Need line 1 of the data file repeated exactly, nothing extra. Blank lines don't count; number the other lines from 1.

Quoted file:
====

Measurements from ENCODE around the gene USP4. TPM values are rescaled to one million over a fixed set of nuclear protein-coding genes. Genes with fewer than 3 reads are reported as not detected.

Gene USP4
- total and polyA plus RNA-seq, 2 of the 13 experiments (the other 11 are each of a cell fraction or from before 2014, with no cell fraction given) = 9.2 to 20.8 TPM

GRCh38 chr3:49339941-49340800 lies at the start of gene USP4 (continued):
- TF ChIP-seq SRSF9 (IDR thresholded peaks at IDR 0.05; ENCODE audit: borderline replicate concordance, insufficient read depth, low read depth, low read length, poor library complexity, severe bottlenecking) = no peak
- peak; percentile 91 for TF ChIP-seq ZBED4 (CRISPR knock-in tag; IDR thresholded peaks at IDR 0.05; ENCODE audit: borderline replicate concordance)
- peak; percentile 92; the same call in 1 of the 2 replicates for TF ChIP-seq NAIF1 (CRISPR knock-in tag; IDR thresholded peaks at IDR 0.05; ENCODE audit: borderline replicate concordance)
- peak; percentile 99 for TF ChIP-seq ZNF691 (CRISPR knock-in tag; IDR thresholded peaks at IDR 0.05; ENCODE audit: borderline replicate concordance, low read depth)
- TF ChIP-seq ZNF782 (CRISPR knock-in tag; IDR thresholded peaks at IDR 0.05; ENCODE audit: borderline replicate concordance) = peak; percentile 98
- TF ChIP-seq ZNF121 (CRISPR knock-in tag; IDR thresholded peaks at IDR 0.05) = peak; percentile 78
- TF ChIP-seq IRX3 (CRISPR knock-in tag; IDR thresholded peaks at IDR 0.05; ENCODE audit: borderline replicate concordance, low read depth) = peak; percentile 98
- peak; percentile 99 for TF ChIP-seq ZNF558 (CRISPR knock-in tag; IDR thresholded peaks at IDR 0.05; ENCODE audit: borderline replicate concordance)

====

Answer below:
Measurements from ENCODE around the gene USP4. TPM values are rescaled to one million over a fixed set of nuclear protein-coding genes. Genes with fewer than 3 reads are reported as not detected.